There’s been a lot of recent chatter about the upcoming film Extremely Wicked, Shockingly Evil And Vile, a movie about serial killer Ted Bundy. Its official teaser debuted a few days ago followed by the film’s premiere at the 2019 Sundance film festival and now, the first reviews are out.
“Extremely wicked, shockingly evil and vile” were the words Judge Edward D. Cowart used to describe Bundy’s crimes from the 1970s. The film is directed by veteran documentary maker Joe Berlinger, who also directed the Netflix documentary series Conversations with a Killer: The Ted Bundy Tapes.
The film is a dual portrait of Bundy and his longtime girlfriend Elizabeth Kloepfer (Lily Collins), the former’s life told through the perspective of the latter up until the moment Bundy is strapped to the electric chair.
Bundy confessed to sexually assaulting and killing 30 women in Washington, Oregon, Colorado, Utah, and Florida between 1974 and 1978. Despite his confessions, it is believed he is responsible for even more deaths.
His case, though undeniably horrifying, was highly-publicised because of Bundy’s charming and intelligent nature.
Efron told The Hollywood Reporter: “I think the movie itself is really deep. It doesn’t really glorify Ted Bundy. He wasn’t a person to be glorified. It simply tells a story and sort of how the world was able to be charmed over by this guy who was notoriously evil and the vexing position that so many people were put in, the world was put in.”
Bundy has since been the subject of countless films, books, and series – the most recent being the Netflix series and Extremely Wicked.
A majority of first reviews praise Efron’s performance as Bundy. Collider declared Efron’s acting as “the best performance of his career thus far.”
On Rotten Tomatoes, the film – at the time of writing – holds a 65 per cent rating from 17 critic reviews, 11 fresh and six rotten.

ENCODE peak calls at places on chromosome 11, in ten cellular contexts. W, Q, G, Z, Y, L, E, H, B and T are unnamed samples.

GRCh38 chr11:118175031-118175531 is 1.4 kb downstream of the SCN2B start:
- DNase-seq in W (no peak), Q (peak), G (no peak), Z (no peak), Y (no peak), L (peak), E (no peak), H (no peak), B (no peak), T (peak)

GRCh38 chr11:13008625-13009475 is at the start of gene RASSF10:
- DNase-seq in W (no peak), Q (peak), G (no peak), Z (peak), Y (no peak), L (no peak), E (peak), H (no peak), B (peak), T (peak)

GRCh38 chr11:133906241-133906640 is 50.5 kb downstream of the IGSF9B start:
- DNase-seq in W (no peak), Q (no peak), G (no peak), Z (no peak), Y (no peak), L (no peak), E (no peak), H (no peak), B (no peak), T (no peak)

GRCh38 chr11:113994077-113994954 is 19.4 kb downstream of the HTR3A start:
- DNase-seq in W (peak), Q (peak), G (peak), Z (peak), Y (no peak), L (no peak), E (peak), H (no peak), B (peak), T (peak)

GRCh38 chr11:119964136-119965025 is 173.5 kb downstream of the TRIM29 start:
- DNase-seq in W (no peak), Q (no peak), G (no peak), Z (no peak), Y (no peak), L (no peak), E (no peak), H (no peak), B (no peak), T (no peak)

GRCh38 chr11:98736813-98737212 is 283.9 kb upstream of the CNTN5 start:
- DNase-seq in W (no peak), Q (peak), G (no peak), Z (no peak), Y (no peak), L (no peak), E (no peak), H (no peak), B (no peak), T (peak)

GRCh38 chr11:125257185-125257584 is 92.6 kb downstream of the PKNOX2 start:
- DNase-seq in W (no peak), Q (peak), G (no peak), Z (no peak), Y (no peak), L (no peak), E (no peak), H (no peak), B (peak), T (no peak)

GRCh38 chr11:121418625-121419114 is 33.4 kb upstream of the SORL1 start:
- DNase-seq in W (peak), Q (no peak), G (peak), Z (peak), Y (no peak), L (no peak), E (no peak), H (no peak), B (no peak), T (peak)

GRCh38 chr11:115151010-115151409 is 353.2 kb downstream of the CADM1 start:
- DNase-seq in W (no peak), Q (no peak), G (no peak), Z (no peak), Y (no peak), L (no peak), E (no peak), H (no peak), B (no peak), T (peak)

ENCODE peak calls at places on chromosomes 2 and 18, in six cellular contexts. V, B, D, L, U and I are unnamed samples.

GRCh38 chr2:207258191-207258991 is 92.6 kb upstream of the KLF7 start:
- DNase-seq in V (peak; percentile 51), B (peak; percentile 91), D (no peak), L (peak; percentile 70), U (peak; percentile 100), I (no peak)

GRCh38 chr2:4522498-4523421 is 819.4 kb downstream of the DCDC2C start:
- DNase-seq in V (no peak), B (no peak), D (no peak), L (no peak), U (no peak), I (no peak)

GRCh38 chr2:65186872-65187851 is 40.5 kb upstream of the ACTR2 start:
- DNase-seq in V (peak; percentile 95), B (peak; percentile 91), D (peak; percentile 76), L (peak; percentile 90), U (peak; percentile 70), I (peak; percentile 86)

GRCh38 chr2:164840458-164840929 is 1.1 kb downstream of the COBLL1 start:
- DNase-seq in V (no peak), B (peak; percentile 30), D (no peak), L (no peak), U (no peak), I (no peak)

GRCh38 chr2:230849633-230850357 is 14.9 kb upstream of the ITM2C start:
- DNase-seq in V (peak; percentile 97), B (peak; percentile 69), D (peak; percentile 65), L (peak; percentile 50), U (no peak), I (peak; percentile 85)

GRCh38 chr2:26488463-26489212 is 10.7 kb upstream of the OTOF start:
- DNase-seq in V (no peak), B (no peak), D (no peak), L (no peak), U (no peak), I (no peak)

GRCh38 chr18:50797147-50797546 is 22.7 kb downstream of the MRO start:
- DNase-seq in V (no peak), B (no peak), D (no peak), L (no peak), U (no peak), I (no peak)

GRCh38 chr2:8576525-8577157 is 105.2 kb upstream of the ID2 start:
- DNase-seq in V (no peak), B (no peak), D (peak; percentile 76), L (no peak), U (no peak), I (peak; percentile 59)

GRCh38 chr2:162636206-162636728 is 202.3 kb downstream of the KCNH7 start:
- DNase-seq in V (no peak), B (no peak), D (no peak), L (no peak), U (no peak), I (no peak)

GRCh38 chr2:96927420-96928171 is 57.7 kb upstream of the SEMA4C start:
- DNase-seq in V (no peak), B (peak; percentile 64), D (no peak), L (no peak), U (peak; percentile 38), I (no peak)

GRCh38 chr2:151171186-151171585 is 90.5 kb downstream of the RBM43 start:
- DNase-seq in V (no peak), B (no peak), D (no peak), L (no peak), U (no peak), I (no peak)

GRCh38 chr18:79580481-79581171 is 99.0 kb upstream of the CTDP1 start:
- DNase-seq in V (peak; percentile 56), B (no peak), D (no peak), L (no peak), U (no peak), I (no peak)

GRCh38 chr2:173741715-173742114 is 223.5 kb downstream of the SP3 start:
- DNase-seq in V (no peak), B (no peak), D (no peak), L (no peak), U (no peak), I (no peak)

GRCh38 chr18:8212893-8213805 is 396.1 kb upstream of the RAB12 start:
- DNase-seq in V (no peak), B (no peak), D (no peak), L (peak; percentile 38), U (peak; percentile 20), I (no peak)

Collider wrote: “While it doesn’t quite click fully into the gear it’s aiming for, it touches upon some fascinating notions of human nature and boasts a truly impressive performance from Efron.”
They continued: “No doubt many were worried a film like Extremely Wicked would attempt to glorify or justify Bundy’s crimes, but the film does no such thing. Instead, it’s a fascinating look at the confounding contrast between Bundy’s seemingly genuine affection for Elizabeth and the inhuman and sickening acts he perpetrated against dozens of other women.”
The AV Club described Efron as “very good”. If the movie remotely pulls off its perversely un-perverse experiment in withholding, he’s the reason: Never letting the mask slip, keeping Bundy’s darkness concealed just below the surface, Efron really makes you believe that someone could fail to recognize the wolf he kept draped in sheep’s clothing.”
However, in their opinion, the film did not nail perspective and seemed to be more of a recreation of archival footage than anything else. AV Club also disagreed with Collider, suggesting that Berlinger’s decision to focus more on Bundy’s facade “risks minimising his evil.”
The Guardian gave the film three stars, praising Efron’s “remarkably accomplished, fiercely committed performance.”
In a nutshell: “The star’s charismatic and creepy performance as the notorious serial killer is the best thing about an otherwise pedestrian and graceless drama.”
Variety described Efron’s performance as “startlingly good: controlled, magnetic, audacious, committed, and eerily right.”
In my judgment, “Extremely Wicked, Shockingly Evil and Vile” is an honestly unsettling and authentic inquiry into the question of who Ted Bundy was, how he operated, what his capture and trial and ongoing infamy has meant, and what, if anything, his existence tells us about our individual relationship to toxic evil.
The Hollywood Reporter‘s bottom line: “Efron delivers in this energetic account of serial killer Ted Bundy.”
Vulture, though a fan of Efron’s performance, did not like the film. They believed it brought nothing new to the table and was just a recreation of sensational events.
“If the narrative film only exists to give us the unsettling sliminess of Efron as Bundy, it won’t be a total waste. But it’s not much of a movie, either.”
John Malkovich, Brian Geraghty, Jim Parsons, and James Hetfield of Metallica co-star.